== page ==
Kate Meier—a USA Weightlifting L1 Coach and head of content here at GGR—suggests a few movements before the deadlift: cherry pickers, banded marches, glute bridges, good mornings, and side planks. Your warm up is also a great chance for soft tissue work with a foam roller or massage gun on tight or sore muscles.
How To Deadlift
Panora, who now coaches a team of powerlifters online and at CrossFit Casco Bay in Maine, says the conventional deadlift is straightforward. He reports coaching the deadlift with a military cadence. “Conventional pulls go like this: grab the bar; pull your scapulas back and down; straighten your legs to create the stretch reflex; drive your legs into the bar; then pull the bar back into your body.”
It sounds simple, right? Let’s dive into the mechanics of proper deadlift form a bit more.
- To perform a deadlift, assume the starting position: Standing with your feet hip-width apart, the barbell should be positioned over the middle of your deadlift shoes, close to the shins. From this position, hinge at the hips until you can grab the bar and plant your hands in an overhand grip slightly wider than shoulder-width apart.
- Next, let your knees bend and push your shins toward the barbell. Now it’s time to lock in your upper body: Keeping your back straight, pull the shoulder blades back and down via your rhomboids, as if you could pull the shoulder blades into your back pockets. Keep your arms straight.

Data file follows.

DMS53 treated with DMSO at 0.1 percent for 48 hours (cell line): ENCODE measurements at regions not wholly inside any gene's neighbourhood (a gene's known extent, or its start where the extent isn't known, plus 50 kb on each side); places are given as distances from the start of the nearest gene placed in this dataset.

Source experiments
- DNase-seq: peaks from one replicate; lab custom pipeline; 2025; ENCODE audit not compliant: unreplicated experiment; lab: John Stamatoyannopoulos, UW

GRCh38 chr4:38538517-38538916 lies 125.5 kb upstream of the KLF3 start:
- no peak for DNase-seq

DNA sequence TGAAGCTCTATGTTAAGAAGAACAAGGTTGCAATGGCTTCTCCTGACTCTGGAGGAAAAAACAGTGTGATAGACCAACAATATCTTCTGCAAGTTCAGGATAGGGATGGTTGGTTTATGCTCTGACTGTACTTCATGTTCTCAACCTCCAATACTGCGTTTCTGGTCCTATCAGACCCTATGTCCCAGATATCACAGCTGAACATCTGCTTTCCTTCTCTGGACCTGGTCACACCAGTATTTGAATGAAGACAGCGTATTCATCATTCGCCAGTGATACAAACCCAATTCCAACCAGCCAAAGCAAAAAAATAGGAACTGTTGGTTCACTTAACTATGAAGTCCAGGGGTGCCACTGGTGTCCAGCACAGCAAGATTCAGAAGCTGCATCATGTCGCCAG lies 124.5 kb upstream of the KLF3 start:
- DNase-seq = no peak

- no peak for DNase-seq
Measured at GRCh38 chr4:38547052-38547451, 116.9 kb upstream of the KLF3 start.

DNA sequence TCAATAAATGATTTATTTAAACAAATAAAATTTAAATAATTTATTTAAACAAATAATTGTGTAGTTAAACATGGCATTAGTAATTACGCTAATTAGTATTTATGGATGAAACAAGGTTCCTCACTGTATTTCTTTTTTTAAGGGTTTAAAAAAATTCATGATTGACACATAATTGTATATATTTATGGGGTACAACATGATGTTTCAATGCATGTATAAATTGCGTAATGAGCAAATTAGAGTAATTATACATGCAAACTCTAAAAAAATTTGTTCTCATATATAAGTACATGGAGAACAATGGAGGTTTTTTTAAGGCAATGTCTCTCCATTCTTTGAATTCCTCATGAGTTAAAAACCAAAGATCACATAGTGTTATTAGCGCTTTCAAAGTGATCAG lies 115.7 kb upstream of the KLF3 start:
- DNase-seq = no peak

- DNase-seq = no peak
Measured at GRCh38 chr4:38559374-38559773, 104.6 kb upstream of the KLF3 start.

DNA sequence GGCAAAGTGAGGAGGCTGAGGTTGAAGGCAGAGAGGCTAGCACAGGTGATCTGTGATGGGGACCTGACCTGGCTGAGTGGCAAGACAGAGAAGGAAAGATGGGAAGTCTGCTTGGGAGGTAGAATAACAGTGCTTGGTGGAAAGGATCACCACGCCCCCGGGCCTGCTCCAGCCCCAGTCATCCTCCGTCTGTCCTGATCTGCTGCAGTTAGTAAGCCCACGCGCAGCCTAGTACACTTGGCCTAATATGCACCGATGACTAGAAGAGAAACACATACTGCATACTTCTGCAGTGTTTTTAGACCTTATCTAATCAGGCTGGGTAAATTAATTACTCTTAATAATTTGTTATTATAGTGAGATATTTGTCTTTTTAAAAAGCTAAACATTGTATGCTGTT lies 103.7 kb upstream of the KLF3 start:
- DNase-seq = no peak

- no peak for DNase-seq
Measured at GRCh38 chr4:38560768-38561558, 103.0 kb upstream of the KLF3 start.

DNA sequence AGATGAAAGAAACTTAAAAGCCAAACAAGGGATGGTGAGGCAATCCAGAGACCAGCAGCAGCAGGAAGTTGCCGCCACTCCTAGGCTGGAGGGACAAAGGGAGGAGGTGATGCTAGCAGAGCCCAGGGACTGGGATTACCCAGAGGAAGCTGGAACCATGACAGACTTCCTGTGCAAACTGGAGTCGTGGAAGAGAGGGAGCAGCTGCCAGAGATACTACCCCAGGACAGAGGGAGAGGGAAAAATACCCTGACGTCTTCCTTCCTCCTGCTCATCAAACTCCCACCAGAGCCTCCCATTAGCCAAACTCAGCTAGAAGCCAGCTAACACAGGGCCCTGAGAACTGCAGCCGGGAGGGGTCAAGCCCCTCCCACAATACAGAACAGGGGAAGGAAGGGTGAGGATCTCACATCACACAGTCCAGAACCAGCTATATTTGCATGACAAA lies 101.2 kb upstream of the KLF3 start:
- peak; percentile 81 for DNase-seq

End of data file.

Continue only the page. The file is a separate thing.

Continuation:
- Take a breath in and brace your core. To initiate the lift, start generating force from the floor by pushing into your heels. Without pulling with your upper body, use your legs and glutes to push the hips forward, rising to stand in an upright position. Keep the bar close to your legs (grazing the shins and quads during the lift) to keep the load close to your body.
- The final position is an upright body with full hip extension. This lockout position at the top requires a strong glute squeeze while keeping the spine neutral.
- To put the bar down, send your hips back, like you’re going to sit down in a chair, and control the weight until the barbell reaches the floor.
How Many Deadlifts Should You Do?
The amount of repetitions performed for a novice lifter is going to be different for someone with weightlifting experience under their belt. In either case, following a program or connecting with a personal trainer can help guide you on the right path for you and your specific goals.
If your goal is to improve strength—including grip strength—and progress the weight on the deadlift bar, you’ll be performing lower reps to allow for heavier loads. If your goal is more about learning the deadlift or building muscle mass, your repetitions will be higher with lighter loads to allow for the appropriate amount of volume.